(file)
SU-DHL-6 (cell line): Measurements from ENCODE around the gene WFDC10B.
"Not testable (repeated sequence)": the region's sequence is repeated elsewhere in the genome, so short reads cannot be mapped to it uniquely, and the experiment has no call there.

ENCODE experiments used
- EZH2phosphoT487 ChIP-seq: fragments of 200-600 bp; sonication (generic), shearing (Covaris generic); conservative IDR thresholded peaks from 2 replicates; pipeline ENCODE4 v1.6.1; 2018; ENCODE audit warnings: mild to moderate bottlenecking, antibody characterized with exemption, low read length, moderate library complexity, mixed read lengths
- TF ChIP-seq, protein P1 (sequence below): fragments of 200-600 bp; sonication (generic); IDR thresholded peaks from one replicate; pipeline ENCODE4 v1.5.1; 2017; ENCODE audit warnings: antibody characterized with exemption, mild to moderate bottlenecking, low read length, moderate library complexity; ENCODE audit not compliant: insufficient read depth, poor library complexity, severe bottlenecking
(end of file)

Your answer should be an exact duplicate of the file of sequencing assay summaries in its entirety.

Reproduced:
SU-DHL-6 (cell line): Measurements from ENCODE around the gene WFDC10B.
"Not testable (repeated sequence)": the region's sequence is repeated elsewhere in the genome, so short reads cannot be mapped to it uniquely, and the experiment has no call there.

ENCODE experiments used
- EZH2phosphoT487 ChIP-seq: fragments of 200-600 bp; sonication (generic), shearing (Covaris generic); conservative IDR thresholded peaks from 2 replicates; pipeline ENCODE4 v1.6.1; 2018; ENCODE audit warnings: mild to moderate bottlenecking, antibody characterized with exemption, low read length, moderate library complexity, mixed read lengths
- TF ChIP-seq, protein P1 (sequence below): fragments of 200-600 bp; sonication (generic); IDR thresholded peaks from one replicate; pipeline ENCODE4 v1.5.1; 2017; ENCODE audit warnings: antibody characterized with exemption, mild to moderate bottlenecking, low read length, moderate library complexity; ENCODE audit not compliant: insufficient read depth, poor library complexity, severe bottlenecking